I have many friends who were not allowed to remote work, and now their employers are considering it as an option down the line.

In my opinion, this will continue to become a significant focal point for all companies throughout the world.

5. Tracking Applications

With lockdowns enforced in certain countries, some are taking more extreme measures to track those who are at risk of spreading COVID-19 to others.

Although some countries are asking for its citizens to download specific applications to track movement voluntarily, others are looking to enforce it.

Countries like Russia and China are forcing citizens who are diagnosed with coronavirus to download applications to keep track of locations.

There have been other applications created to help track hotspots in neighborhoods and proactively provide notifications, indicating possible chances of you being in contact with someone infected.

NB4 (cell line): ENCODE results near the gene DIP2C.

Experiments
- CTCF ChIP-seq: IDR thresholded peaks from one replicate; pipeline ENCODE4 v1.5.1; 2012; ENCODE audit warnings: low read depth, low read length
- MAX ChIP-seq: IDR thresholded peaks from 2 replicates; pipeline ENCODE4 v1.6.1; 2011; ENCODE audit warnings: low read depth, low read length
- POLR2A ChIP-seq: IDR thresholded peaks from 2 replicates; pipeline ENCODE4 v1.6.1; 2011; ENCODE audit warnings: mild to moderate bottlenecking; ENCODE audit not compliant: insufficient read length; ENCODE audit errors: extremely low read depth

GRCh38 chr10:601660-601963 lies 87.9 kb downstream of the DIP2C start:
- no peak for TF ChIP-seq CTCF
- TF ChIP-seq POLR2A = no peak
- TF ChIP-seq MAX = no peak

With many of these types of applications becoming much more popular recently, this trend may continue onto other things after the coronavirus, including safety and neighborhood threats and more (Like Ring’s Neighborhood App).


Although the pandemic has caused widespread panic throughout the world, technology has helped ease tensions and boredom.

From innovation in healthcare, delivery of food, and remote working, these trends look like they are here to stay rather than as a temporary measure.

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Editor at CornerTech and Marketing @richardfliu on Twitter